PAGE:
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mary shelley frankenstein
Frankenstein and Vengeance
A 3 page paper which examines the monster in Mary Shelley’s Frankenstein as it involves the theme of vengeance. No additional sources cited.
A 6 page paper which analyzes Mary Shelley’s Frankenstein. Bibliography lists 5 sources.
The Psychological Aspects of Victor Frankenstein
5 pages. Discusses the psychology of the man behind the monster. Ever since the birth of Shelley’s book in Geneva in 1816 the world has been drawn to this tale of the creating of life in a scientific laboratory. Based on Mary Shelley’s Frankenstein. Bibliography lists 2 sources.
Shelley's Monster/Milton's Satan
An 8 page research paper that discusses how a comparison between John Milton's Paradise Lost and Mary Shelley's Frankenstein can reveal multiple layers of meaning in the latter work. The writer argues that Shelley's allusions to Milton, as well as direct quotes, demonstrate that her brooding tale was influenced by Milton's work. Bibliography lists 7 sources.
Satan & Frankenstein’s Monster
A 4 page essay that discusses the similarities between Satan in Milton’s “Paradise Lost” and the character of Frankenstein’s Monster in Mary Shelley’s Frankenstein. Both characters were expelled from the place where they were created by their creators. Both were are considered hideous in form. Both are evil. However, there are also differences between the two characters that relate to the very different intentions of each author. No additional sources cited.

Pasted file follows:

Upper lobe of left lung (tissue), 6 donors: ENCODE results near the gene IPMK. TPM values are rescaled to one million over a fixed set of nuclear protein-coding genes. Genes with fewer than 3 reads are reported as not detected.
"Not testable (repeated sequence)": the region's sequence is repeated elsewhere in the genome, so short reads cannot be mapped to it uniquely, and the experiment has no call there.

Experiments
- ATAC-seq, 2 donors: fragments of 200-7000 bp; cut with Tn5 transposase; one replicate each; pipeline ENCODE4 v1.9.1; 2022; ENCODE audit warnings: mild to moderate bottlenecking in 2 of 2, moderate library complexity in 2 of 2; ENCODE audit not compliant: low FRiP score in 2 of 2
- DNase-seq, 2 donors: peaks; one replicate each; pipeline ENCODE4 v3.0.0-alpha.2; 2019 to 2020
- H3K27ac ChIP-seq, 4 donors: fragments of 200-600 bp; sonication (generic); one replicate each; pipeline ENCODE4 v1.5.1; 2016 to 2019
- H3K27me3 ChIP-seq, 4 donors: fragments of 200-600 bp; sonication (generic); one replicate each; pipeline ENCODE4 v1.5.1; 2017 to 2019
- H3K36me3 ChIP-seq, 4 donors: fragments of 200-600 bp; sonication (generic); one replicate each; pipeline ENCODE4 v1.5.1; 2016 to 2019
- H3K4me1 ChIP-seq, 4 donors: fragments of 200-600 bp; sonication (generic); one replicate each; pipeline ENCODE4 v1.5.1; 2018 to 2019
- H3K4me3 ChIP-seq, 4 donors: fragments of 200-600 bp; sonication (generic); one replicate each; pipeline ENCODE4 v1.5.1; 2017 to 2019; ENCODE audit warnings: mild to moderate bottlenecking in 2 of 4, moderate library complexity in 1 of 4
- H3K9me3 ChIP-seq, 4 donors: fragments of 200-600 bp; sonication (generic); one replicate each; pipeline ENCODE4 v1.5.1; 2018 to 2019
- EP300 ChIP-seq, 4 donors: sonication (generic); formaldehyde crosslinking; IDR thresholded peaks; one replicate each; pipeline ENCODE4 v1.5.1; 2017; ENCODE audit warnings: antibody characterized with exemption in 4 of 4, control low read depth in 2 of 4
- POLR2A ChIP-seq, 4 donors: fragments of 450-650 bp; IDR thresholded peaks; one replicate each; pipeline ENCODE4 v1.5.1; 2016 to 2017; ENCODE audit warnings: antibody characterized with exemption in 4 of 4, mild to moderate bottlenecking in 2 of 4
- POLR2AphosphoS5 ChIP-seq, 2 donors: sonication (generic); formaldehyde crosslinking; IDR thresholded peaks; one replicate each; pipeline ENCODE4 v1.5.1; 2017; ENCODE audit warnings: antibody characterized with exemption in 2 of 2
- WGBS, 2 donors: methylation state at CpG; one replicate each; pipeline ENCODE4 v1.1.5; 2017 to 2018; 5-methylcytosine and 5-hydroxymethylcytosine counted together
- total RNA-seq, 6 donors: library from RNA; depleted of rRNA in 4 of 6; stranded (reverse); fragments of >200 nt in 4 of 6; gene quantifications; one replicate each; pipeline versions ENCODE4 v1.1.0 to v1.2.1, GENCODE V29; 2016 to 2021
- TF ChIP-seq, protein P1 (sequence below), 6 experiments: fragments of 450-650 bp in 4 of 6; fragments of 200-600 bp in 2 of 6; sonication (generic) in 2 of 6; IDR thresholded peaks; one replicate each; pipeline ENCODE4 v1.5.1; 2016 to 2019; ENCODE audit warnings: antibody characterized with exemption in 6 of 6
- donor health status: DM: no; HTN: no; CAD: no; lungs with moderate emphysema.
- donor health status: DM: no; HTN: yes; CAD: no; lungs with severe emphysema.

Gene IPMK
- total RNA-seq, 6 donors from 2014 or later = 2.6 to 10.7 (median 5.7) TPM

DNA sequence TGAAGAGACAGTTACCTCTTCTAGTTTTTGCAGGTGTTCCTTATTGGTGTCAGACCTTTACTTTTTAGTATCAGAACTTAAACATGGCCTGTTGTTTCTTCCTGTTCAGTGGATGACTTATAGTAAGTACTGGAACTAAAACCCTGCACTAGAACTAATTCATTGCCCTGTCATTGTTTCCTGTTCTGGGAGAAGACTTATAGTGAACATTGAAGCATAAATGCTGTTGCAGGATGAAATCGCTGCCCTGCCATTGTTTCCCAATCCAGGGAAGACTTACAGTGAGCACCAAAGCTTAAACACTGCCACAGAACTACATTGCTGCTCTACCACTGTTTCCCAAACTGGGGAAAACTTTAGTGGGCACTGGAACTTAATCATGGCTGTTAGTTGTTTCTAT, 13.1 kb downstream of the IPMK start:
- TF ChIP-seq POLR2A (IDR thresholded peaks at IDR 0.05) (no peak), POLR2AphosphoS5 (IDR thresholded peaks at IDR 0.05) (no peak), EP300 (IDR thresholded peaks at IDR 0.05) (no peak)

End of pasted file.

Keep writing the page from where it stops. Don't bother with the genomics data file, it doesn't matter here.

Mary Shelley's, "Frankenstein":
This 3 page paper examines the differences between the demon in Mary Shelley's, "Frankenstein", versus the way that this monster is portrayed in other versions of the story. This paper highlights the understanding that the major difference is based upon the motivation of the "monster". In the Shelley version, he is motivated by his despair that occurs when he realizes that he cannot be loved by others. Bibliography lists 1 source.
Shelley's Frankenstein/Dangers of Scientific Progress
A 6 page essay that examines Mary Shelley's Frankenstein. The writer argues Shelley's novel seems to speak directly to the modern reader and offer explicit warning against scientific discovery unregulated by restrictions of morality or responsibility. Victor Frankenstein, Shelley's brilliant protagonist/scientist, suffers a tragic downfall worthy of the ancient Greek tragedians. Shelley's text suggests that this occurs due to two failings. First of all Frankenstein, like the ancient Greek tragic heroes, is guilty of hubris, that is, excessive pride, of "attempting to be like God" (Madigan 48), but also, he initially does not take responsibility for his actions. Furthermore, in his hubris, Frankenstein exhibits two characteristics that he himself castigates, "cowardice and carelessness," which he exhibits in the manner in which he deals with his creation (Shelley 37). Bibliography lists 4 sources.
Women in Frankenstein and Jane Eyre
A 5 page paper which examines how women are represented in relationship to being independent in Mary Shelley’s Frankenstein and Charlotte Bronte’s Jane Eyre. No additional sources cited.
The Exorcist and Frankenstein
A 4 page examination of William Peter Blatty’s The Exorcist and Mary Shelley’s Frankenstein as they present the nature of evil and human nature. Bibliography lists 3 sources.
Frankenstein as Bildungsroman
A 6 page essay that argues that Mary Shelley's Frankenstein can be interpreted as a bildungsroman in regards to the Monster. Bibliography lists 3 sources.